MATERIALS AND METHODS

This study was conducted from 2005 to 2007 in Wuhan, China and ovaries of cattle were collected from local slaughter house.

Recipient Oocytes Collection and in vitro Maturation
Ovaries were transported to the laboratory within 1-3 h at 30°C in Dulbecco`s Phosphate-Buffered Saline (DPBS) containing 100 IU mL-1 streptomycin and 100 IU mL-1 penicillin from local slaughterhouse. Cumulus-Oocyte Complexes (COCs) were recovered from 3-8 mm follicles in diameter with a 12 mL disposable syringe fitted with an 18-gauge needle. The COCs with evenly granulated ooplasm surrounded by several layers (three or more dense layers) of compact cumulus cells were selected for use. Groups of 10-15 oocytes were placed in 100 μL droplets of IVM medium under mineral oil (Sigma). Briefly, the maturation medium was TCM 199 with Earle`s salts supplemented with 10% (v/v) fetal calf serum (FCS, Sigma), 25 mM Hepes (Sigma), 0.25 mM sodium pyruvate, 10 μg mL-1 FSH, 10 μg mL-1 LH, 1 μg mL-1 estradiol, 100 IU mL-1 streptomycin and 100 IU mL-1 penicillin. The COCs were matured for 19 h at 38.5°C in an atmosphere of 5% CO2.

Preparation of Somatic Donor Cells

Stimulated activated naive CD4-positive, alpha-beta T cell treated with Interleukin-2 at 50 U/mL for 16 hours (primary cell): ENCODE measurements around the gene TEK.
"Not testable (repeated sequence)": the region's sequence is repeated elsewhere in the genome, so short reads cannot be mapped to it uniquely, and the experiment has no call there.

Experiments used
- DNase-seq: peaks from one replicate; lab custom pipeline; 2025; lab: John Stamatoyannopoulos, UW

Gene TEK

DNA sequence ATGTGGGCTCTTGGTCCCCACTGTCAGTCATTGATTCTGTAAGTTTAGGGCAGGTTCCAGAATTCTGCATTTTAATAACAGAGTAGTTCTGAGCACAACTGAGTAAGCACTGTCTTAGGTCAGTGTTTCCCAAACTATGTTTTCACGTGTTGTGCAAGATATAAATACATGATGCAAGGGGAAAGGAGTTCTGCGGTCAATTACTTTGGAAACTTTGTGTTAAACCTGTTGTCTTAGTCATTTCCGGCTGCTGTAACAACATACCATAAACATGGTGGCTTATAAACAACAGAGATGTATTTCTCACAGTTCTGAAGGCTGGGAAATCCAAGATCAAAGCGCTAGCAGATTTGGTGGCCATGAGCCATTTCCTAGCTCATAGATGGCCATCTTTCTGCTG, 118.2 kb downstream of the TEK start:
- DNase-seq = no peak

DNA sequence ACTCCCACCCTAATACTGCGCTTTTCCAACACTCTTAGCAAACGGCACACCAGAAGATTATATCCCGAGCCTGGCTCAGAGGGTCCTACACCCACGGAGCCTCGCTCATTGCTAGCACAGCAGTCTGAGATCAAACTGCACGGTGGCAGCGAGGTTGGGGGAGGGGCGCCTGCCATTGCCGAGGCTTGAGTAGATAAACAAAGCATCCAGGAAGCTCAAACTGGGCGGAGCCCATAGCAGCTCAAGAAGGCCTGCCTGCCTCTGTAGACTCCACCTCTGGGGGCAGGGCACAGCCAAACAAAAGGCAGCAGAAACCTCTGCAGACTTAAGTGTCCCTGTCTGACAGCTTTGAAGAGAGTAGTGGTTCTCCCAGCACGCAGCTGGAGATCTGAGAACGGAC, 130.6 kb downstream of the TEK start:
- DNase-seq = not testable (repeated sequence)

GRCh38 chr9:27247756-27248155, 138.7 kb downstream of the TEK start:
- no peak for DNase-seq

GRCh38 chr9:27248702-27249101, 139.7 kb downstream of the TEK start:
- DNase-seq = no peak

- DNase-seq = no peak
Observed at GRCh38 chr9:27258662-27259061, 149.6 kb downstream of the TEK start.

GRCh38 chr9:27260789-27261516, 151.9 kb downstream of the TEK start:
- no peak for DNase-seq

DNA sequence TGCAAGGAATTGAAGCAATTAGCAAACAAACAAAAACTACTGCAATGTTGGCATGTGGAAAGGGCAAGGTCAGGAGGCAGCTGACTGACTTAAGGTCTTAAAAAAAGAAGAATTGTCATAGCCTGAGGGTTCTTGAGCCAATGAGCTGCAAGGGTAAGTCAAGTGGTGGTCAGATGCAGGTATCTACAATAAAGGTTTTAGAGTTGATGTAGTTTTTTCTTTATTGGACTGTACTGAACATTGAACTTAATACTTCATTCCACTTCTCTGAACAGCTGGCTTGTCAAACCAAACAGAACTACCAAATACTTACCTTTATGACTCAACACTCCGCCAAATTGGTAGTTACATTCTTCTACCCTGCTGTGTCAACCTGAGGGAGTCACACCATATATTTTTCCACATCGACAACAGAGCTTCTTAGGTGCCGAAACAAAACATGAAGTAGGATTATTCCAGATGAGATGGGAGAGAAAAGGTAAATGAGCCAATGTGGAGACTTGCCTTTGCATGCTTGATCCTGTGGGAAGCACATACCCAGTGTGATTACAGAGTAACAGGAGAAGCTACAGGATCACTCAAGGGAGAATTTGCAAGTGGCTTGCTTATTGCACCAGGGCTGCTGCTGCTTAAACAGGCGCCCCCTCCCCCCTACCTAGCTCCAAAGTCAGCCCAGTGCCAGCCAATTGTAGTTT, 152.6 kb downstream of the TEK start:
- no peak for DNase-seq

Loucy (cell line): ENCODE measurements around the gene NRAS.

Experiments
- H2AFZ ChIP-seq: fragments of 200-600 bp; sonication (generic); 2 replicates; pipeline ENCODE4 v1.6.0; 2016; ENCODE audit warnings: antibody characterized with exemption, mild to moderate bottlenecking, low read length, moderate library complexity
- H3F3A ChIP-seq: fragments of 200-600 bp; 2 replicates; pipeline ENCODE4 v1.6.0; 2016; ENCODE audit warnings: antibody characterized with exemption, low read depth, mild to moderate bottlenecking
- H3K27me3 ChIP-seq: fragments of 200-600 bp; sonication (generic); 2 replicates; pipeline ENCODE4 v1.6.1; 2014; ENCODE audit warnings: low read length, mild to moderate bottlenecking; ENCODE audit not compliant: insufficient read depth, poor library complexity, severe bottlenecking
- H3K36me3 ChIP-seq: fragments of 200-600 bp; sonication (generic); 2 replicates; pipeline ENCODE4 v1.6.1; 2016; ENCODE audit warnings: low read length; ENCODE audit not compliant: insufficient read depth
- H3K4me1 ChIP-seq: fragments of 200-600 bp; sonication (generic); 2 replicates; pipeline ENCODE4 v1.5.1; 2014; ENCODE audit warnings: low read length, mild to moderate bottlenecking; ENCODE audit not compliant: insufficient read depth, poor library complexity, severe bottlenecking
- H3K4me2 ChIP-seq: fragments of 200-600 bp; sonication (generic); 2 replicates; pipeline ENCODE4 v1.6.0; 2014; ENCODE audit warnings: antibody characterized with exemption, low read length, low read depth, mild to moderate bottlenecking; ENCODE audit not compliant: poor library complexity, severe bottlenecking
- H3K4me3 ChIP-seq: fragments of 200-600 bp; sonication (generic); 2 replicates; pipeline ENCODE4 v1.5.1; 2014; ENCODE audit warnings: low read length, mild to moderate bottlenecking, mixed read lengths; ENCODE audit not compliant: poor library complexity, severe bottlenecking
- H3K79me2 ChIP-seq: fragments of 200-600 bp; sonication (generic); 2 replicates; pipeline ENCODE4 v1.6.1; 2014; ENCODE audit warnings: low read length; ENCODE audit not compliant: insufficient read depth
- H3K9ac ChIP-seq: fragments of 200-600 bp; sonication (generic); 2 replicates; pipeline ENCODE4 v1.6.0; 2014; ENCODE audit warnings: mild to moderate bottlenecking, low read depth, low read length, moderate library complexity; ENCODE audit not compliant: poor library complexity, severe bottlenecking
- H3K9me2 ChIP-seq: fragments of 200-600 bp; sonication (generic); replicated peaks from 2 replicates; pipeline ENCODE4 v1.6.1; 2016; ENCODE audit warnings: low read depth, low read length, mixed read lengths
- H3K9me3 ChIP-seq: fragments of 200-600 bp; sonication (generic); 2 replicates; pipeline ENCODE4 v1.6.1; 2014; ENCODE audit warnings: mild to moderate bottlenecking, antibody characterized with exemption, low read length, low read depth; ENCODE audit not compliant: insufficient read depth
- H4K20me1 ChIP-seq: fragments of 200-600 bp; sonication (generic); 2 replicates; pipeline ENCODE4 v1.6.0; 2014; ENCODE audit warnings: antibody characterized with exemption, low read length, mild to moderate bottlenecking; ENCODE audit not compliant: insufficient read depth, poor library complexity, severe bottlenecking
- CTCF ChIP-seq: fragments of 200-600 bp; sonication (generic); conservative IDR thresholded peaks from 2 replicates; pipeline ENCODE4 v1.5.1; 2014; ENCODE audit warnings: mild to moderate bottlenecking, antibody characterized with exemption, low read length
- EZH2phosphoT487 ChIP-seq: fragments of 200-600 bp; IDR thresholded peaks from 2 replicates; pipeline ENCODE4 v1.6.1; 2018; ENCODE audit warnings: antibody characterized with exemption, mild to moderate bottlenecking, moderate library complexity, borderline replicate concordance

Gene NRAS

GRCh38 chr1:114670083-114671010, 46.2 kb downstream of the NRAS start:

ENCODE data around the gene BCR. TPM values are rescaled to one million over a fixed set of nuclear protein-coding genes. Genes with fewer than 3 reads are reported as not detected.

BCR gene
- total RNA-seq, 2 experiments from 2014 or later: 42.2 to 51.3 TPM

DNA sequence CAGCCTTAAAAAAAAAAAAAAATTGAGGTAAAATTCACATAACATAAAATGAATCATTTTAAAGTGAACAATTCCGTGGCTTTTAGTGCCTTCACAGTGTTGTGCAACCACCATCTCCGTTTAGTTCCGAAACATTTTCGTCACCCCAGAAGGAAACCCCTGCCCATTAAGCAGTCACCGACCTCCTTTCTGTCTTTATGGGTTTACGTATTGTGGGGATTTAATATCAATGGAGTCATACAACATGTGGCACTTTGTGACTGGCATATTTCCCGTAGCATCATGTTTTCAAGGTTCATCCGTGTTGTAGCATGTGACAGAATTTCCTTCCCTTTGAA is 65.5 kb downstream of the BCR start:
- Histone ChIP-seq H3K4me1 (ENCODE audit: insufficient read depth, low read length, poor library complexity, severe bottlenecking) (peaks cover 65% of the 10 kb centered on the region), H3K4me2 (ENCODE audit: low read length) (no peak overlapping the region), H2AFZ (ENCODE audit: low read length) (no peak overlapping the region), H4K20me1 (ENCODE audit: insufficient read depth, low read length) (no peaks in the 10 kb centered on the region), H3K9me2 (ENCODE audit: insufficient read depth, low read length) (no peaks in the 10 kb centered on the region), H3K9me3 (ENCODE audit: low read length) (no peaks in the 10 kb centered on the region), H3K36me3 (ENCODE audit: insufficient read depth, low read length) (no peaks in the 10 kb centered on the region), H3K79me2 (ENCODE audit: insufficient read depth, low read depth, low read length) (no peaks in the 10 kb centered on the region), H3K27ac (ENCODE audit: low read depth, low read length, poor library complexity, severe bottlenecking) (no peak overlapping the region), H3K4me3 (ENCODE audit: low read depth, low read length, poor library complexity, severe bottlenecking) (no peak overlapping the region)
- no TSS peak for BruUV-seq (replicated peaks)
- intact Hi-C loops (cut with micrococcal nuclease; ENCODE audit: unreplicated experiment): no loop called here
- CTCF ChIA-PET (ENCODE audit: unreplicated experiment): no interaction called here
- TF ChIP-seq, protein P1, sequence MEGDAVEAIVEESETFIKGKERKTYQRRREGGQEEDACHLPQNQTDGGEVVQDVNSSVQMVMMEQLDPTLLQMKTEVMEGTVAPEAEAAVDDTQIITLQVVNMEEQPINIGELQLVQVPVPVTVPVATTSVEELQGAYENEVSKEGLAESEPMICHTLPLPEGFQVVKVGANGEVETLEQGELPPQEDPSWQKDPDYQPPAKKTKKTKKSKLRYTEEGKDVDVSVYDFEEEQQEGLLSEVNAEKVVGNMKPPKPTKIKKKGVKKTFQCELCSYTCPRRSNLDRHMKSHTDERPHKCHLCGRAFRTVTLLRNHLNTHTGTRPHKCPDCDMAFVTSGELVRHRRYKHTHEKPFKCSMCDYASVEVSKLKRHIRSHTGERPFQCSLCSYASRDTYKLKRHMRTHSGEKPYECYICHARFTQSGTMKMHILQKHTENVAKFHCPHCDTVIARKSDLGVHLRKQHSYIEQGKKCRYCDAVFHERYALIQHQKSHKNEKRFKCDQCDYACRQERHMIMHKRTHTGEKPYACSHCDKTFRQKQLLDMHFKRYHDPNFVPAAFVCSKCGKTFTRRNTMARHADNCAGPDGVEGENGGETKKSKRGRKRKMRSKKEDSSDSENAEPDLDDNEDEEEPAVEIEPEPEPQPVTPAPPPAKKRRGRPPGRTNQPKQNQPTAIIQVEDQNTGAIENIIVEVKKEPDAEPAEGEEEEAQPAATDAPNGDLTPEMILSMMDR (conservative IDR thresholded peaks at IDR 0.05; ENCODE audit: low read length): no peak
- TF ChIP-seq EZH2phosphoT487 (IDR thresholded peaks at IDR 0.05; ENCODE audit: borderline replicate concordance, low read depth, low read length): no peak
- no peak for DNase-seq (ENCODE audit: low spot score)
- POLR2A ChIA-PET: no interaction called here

Adult granulosa cells were isolated from follicular fluid after removal of the COCs. Granulosa cells were washed twice by centrifugation at 300xg for 2 min in Dulbecco`s modified Eagle`s medium (DMEM) and subsequently seeded onto 100 mm plastic culture dishes at a density of 100,000 cm-2. Seeded cells were subsequently cultured in DMEM with 10% (v/v) FCS and 2 mM glutamine in 5% CO2 in humidified air at 38.5°C. Once a granulosa cell layer was established (2-3 day), cells were grown in 100 mm culture plates until they reached 95% confluency. After three subpassages, cells were trypsinized with 1% (v/v) trypsin-EDTA solution and then exposed to a cryoprotectant solution consisting of DMEM, 20% calf serum and 5% dimethylsulfoxide (DMSO) in liquid nitrogen. To prepare adult fibroblasts as donors for nuclear transfer, the preserved cells were thawed and cultured in 100 mm culture plates in 10 mL DMEM containing 10% (v/v) FCS until the cells reached confluency. Granulosa cells were used as nuclear donors at passage three of culture. Before using the cells in nuclear transfer experiments, granulose cells were induced into quiescence by serum starvation (0.05% FCS) for 2-3 days.